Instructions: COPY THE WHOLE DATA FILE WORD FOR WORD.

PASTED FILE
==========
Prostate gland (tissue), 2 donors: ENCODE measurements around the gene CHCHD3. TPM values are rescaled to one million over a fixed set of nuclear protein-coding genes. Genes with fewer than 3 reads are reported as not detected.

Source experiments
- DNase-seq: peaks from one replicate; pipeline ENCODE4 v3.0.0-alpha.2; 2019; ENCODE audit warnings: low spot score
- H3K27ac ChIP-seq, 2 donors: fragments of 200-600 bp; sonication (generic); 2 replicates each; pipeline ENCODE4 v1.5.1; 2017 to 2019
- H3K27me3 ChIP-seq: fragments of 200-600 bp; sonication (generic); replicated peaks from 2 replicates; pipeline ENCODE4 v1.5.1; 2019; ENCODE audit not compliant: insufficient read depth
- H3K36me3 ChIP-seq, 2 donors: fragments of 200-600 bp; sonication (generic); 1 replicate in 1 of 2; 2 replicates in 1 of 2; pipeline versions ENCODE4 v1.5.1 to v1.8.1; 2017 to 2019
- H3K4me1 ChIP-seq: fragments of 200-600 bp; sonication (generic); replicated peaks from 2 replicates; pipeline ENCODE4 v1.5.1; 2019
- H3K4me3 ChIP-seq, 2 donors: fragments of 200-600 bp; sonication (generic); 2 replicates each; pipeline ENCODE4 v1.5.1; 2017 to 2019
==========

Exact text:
Prostate gland (tissue), 2 donors: ENCODE measurements around the gene CHCHD3. TPM values are rescaled to one million over a fixed set of nuclear protein-coding genes. Genes with fewer than 3 reads are reported as not detected.

Source experiments
- DNase-seq: peaks from one replicate; pipeline ENCODE4 v3.0.0-alpha.2; 2019; ENCODE audit warnings: low spot score
- H3K27ac ChIP-seq, 2 donors: fragments of 200-600 bp; sonication (generic); 2 replicates each; pipeline ENCODE4 v1.5.1; 2017 to 2019
- H3K27me3 ChIP-seq: fragments of 200-600 bp; sonication (generic); replicated peaks from 2 replicates; pipeline ENCODE4 v1.5.1; 2019; ENCODE audit not compliant: insufficient read depth
- H3K36me3 ChIP-seq, 2 donors: fragments of 200-600 bp; sonication (generic); 1 replicate in 1 of 2; 2 replicates in 1 of 2; pipeline versions ENCODE4 v1.5.1 to v1.8.1; 2017 to 2019
- H3K4me1 ChIP-seq: fragments of 200-600 bp; sonication (generic); replicated peaks from 2 replicates; pipeline ENCODE4 v1.5.1; 2019
- H3K4me3 ChIP-seq, 2 donors: fragments of 200-600 bp; sonication (generic); 2 replicates each; pipeline ENCODE4 v1.5.1; 2017 to 2019